with PD Pro 3.1
|With the release of PD Pro v3.1 came amongst others things a new feature that can be used to turn certain animations into looping animations often without noticeable seams at the end of the clip as it loops back to the start frame. This is done by blending a number of frames at the end of the original clip with the same number of frames at the beginning, and then dropping the frames at the end.||
frames you select for
the transitioning, the less likely you'll see the blending zone.
However, there's no morphing, it's just a blending of weighted frames
so if there are significant topological differences between start
frames and end
frames you may still notice the fade-over.
Where this technique plays well is when we're dealing with an animation in which there's already a good amount of dissolving and noise going on, such as a snow storm with snowflakes coming in and out, or a cloud scene constantly moving to and over the camera and changing shapes as they do. In such cases it doesn't hurt to use half of the clip for blending over to the other (first) half. However, since the second half will be dropped after the blending, we should use the Time Stretch function to double the frames before making them loopable, if we want to keep about the same number of frames in the end. Here's the step-by-step technique.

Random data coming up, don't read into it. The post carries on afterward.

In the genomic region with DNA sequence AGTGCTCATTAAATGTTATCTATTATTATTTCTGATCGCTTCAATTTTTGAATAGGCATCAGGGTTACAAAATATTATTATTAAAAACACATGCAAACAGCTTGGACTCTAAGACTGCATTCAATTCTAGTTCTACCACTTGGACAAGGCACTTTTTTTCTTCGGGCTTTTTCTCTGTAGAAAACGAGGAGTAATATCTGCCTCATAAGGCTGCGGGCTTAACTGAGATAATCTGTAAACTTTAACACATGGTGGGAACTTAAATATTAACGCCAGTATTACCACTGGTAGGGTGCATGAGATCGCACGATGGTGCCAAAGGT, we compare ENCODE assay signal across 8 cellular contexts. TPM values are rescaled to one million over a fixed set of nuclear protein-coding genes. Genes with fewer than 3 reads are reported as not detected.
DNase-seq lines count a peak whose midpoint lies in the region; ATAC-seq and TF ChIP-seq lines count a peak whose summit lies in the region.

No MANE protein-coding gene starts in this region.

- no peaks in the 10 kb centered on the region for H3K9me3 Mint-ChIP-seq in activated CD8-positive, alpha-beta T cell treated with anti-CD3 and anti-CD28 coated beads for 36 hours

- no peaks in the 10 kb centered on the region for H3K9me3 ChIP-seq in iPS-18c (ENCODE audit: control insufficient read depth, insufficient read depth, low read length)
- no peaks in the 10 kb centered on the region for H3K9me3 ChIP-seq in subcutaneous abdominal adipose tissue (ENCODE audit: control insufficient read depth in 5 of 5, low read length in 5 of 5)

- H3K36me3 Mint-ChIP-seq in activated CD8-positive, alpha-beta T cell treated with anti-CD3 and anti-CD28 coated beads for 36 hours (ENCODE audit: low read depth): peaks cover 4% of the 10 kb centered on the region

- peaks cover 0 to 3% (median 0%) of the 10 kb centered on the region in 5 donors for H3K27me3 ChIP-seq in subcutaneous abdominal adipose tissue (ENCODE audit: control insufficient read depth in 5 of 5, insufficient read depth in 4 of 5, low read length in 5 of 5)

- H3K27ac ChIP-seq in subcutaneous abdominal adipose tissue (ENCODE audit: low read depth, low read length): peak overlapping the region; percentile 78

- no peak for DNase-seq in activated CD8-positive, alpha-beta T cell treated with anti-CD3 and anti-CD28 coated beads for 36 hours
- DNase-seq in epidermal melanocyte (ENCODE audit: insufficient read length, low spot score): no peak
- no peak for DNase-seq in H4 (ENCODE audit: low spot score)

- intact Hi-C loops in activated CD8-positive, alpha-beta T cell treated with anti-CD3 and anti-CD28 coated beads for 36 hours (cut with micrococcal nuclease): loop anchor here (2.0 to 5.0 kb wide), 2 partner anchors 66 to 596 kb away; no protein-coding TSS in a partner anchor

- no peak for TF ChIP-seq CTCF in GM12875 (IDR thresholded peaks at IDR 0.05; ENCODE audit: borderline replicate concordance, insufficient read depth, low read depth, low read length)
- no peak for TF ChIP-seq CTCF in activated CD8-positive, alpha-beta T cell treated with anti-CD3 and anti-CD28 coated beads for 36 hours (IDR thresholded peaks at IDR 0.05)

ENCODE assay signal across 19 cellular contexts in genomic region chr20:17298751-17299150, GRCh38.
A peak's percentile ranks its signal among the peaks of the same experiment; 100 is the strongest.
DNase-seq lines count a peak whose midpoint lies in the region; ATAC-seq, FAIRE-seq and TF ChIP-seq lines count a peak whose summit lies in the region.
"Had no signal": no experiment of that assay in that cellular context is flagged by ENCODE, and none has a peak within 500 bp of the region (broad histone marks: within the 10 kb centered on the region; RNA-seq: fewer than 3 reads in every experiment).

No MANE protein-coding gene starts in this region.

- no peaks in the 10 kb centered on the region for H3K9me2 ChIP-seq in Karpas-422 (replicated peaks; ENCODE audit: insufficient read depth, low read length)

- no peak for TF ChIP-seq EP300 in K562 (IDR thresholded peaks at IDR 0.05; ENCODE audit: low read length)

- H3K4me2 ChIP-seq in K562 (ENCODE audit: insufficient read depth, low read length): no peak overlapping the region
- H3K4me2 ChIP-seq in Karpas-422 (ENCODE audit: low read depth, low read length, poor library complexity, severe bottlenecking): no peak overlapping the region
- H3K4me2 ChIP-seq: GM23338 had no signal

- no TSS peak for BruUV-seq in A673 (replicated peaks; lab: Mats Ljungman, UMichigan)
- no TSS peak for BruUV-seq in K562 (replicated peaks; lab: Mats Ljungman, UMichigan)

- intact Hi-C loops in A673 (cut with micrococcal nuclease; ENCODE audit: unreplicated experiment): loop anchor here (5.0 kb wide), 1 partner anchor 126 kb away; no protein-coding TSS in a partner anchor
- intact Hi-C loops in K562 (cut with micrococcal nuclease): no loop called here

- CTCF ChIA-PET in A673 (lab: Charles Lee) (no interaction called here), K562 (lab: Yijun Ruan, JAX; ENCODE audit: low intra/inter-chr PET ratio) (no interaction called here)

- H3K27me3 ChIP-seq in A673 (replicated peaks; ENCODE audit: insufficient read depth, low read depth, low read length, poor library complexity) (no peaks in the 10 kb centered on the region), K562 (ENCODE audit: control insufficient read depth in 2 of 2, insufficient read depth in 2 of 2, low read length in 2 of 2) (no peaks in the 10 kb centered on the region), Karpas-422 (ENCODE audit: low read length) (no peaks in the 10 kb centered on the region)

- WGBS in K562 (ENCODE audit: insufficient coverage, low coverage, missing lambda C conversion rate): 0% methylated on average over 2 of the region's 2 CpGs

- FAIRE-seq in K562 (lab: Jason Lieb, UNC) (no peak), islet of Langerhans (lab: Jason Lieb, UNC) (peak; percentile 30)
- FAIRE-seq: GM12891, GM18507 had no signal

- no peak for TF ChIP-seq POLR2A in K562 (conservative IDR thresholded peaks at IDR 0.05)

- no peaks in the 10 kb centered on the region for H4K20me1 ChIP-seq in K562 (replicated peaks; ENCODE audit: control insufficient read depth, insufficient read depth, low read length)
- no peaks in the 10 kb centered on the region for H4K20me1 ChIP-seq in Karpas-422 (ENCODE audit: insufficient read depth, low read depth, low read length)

Step 1. Load an animation.
This example was rendered in a 3D program (Eovia's Carrara) and has 96 frames, plays at 24 fps over 4 seconds, and you can see where it jumps from the last frame to the first as it continues playing in the Flash MX player.
The AVI file (Xvid codec) is here: step1.avi [62 kb]
if you want to play and follow the steps of this tutorial.
click the image to view the animation within a Flash MX embedded version (278 kb) or click it directly here: step1.swf for viewing at full browser window size.
Step 2. Double its frame count with Time Stretch (optional)
Use the the menu: Animation>Frames>Time-Stretch function and be sure to
- check the box for Frame blending for better results.
- click "*2" to double the frame count and go.
Notice the doubling of the frame count from Current to new frames. This can be quite a memory-intensive proposal if you have hundreds or thousands of frames.
We now have 192 frames, and we still can see the transition from last to first frame as a sudden jump.
Step 3. Make Loopable:
Use Animation>Frames>Make-Loopable and set the slider to the middle position for a value of 96 or as close as possible to that. Then start the process.
A few seconds later you'll have this loopable animation.
From here we can do other things with it. Be sure to save it (Animation>Save-AVI). Then perhaps we'll load an animated brush of a bird or helicopter flying away to the horizon. With the Brush Keyframer we can move it from one end to the far end while changing size, angle, position and fading it into atmospheric perspective. We can add motion blurr, and then of course apply tons more special FX filters such as lightning. We can also paint on some of the frames to add fluctuations in brightness, reveal high storm clouds, etc...